Singing History: Reclaiming Spirituals and the Beloved Community
In an era of steady news cycles of police brutality and rising racial tensions, this research project aims to: Establish worship practices to help young people (15-25 years old) in Black churches to reconnect their spirituality with the social justice legacy of the African American church, and examine the degree to which these worship practices help young people in Black churches discover new ways to integrate their spirituality, spiritual practices, and their experience of systemic injustices. As Pew Research shows, Black millennials remain the most spiritual among their peers. This grant targets ways Black churches can establish innovative worship practices for millennials to experience church in ways that connect their daily lives to their shared history. Dr. Boddie is working with Black churches to discover ways African American millennials can reclaim traditional Negro Spirituals and practices of the Black church to bolster the Black churches’ effort to bring the energy of the 1960s Civil Rights movement to today’s pursuits of social change.
Transformation Waco-BEAR (Be Emotionally Aware and Responsive) Project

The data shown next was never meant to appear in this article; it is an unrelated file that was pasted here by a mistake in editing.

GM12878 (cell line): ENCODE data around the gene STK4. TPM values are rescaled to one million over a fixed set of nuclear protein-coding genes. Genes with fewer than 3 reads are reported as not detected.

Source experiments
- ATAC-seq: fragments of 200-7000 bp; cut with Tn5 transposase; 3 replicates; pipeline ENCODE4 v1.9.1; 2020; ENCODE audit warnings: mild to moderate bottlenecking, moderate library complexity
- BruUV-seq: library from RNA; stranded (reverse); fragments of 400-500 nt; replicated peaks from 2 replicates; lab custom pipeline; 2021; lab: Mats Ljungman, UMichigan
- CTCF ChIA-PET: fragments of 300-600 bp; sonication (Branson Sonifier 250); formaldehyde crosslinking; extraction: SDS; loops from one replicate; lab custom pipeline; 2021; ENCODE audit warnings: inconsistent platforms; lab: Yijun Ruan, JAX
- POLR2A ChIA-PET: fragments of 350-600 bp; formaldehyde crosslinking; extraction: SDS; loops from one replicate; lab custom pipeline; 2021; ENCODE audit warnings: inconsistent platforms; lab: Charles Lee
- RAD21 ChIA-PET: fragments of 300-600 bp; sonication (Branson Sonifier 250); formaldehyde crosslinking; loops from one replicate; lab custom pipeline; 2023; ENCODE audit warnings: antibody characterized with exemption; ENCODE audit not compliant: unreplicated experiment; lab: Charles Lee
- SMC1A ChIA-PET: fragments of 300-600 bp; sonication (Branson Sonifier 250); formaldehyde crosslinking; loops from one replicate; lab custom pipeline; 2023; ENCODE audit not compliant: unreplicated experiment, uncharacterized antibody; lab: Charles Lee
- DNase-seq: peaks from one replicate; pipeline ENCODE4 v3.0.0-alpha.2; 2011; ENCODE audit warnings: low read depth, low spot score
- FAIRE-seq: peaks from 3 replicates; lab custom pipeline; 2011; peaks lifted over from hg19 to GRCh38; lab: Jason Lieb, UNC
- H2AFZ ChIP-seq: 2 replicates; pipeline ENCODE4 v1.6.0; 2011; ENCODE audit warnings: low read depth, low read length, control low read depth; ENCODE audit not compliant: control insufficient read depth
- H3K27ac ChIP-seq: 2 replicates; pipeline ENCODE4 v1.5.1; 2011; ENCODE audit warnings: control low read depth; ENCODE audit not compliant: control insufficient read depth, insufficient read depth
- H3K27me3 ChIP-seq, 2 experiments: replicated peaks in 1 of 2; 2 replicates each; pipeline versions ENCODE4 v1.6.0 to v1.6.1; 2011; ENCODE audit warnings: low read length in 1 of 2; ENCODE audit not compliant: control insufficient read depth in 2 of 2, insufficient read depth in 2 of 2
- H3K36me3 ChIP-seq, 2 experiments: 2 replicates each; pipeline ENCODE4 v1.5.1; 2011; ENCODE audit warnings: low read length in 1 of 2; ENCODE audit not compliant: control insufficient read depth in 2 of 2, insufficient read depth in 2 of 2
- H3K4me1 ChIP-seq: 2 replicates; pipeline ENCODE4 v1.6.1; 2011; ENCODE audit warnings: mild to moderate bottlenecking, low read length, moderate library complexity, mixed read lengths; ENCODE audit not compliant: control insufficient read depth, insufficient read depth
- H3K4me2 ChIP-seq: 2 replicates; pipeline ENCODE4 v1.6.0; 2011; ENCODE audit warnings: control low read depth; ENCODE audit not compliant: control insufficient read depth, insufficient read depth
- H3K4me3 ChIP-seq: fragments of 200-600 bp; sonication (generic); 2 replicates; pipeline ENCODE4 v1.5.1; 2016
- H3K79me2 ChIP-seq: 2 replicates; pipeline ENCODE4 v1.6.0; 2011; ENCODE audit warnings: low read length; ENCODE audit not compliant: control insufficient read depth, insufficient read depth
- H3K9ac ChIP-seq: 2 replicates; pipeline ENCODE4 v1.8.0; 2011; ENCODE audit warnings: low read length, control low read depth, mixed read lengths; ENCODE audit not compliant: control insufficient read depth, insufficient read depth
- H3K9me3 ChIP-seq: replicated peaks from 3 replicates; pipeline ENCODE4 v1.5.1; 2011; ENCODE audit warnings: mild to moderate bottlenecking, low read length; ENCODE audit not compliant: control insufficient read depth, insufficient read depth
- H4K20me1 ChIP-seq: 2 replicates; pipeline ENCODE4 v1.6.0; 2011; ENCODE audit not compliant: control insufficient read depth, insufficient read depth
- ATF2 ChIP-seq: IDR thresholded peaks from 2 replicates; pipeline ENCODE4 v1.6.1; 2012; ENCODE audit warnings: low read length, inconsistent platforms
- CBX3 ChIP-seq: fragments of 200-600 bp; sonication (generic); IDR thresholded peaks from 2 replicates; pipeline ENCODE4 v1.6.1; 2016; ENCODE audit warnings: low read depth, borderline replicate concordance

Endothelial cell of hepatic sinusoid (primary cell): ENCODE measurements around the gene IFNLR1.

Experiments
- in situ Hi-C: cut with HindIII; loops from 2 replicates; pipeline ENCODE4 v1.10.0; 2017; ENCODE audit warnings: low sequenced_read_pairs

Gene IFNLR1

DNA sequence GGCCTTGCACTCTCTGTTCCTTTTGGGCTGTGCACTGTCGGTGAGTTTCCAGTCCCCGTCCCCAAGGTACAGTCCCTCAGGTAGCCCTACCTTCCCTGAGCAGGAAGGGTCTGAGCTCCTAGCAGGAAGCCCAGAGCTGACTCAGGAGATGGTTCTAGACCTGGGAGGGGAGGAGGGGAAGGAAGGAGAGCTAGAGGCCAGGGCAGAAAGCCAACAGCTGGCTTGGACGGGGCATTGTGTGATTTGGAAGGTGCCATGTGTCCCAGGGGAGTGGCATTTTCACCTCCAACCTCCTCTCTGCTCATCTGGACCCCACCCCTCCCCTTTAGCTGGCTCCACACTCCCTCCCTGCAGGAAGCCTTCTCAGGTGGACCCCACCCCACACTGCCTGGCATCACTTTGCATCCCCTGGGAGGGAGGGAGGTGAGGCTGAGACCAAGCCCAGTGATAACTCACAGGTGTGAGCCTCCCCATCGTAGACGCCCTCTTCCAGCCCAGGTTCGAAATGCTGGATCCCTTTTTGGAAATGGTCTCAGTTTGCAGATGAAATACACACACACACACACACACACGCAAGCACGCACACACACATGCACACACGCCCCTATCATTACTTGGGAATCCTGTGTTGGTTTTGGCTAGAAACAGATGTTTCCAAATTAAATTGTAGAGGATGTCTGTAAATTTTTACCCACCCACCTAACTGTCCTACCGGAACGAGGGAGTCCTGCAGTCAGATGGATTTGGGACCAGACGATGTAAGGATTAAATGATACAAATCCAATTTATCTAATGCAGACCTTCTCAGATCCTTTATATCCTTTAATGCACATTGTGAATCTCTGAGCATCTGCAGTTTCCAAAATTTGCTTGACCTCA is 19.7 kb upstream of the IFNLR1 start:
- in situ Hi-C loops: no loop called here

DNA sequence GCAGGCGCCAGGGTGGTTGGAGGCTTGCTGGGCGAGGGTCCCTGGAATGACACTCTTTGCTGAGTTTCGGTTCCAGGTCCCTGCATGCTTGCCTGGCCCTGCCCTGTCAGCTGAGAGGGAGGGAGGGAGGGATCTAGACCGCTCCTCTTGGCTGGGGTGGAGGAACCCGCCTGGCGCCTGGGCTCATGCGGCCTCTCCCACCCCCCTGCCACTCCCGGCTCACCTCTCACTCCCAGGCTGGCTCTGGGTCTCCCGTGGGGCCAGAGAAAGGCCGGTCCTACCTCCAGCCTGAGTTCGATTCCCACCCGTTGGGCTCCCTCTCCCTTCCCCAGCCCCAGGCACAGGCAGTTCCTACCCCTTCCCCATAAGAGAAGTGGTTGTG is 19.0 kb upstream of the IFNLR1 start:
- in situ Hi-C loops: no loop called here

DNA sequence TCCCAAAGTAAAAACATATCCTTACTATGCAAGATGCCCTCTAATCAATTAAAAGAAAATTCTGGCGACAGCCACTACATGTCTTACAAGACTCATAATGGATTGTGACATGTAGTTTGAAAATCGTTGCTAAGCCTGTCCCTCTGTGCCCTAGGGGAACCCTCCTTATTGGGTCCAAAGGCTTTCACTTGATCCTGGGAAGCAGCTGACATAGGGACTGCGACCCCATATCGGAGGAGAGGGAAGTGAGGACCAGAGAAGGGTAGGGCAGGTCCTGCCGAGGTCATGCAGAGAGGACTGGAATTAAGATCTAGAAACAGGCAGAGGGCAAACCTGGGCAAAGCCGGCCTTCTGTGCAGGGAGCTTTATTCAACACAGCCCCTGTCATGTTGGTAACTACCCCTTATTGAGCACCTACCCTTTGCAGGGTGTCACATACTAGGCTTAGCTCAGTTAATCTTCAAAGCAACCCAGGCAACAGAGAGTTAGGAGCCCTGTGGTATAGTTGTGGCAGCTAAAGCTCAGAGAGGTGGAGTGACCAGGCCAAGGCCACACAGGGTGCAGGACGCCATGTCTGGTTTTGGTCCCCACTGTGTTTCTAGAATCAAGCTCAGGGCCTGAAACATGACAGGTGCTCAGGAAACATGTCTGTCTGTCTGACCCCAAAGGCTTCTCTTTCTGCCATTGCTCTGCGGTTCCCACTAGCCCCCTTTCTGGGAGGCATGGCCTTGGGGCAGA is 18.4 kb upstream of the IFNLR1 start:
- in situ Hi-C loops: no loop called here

Jon Singletary and Carrie Arroyo
Dr. Singletary and Lecturer Carrie Arroyo received support from Transformation Waco for this campus based project based similarly to the project led on Waco ISD campuses. This project seeks to conduct mental health intake screening and assessments for students who are placed at the Disciplinary Alternative Education Program (DAEP) to identify, plan, treat, and appropriately refer these students for mental health services with the hopes of reducing recidivism to DAEP.
Catalyzing a cultural shift toward integrating religious and spiritual competencies in mental health competencies in mental health through training and systems-level change
Holly Oxhandler and Clay Polson
This project seeks to better understand faculty views, behaviors, and needs regarding training in religious and spiritual competencies. The project is funded by the John Templeton Foundation and is a subaward from the University of Southern Alabama. To date, no study has simultaneously examined the views, behaviors, and experiences of all graduate faculty across the four major mental health disciplines with respect to training students to ethically and effectively integrate their clients’ R/S into mental health treatment. The research team will obtain a national, baseline assessment of interdisciplinary graduate faculty views, behaviors, and experiences with training students on this area of practice.
Qualitative Study On The Effectiveness of CASA Advocacy in McLennan County
This is a study in collaboration with CASA of McLennan County. Qualitative methods will be used to provide an in-depth examination of the impact of the Court Appointed Special Advocate program model on different aspects of wellbeing for foster children in McLennan County. The goal of this study is to identify and assess some of the more intangible aspects of the CASA volunteer model not easily evaluated through secondary data analysis.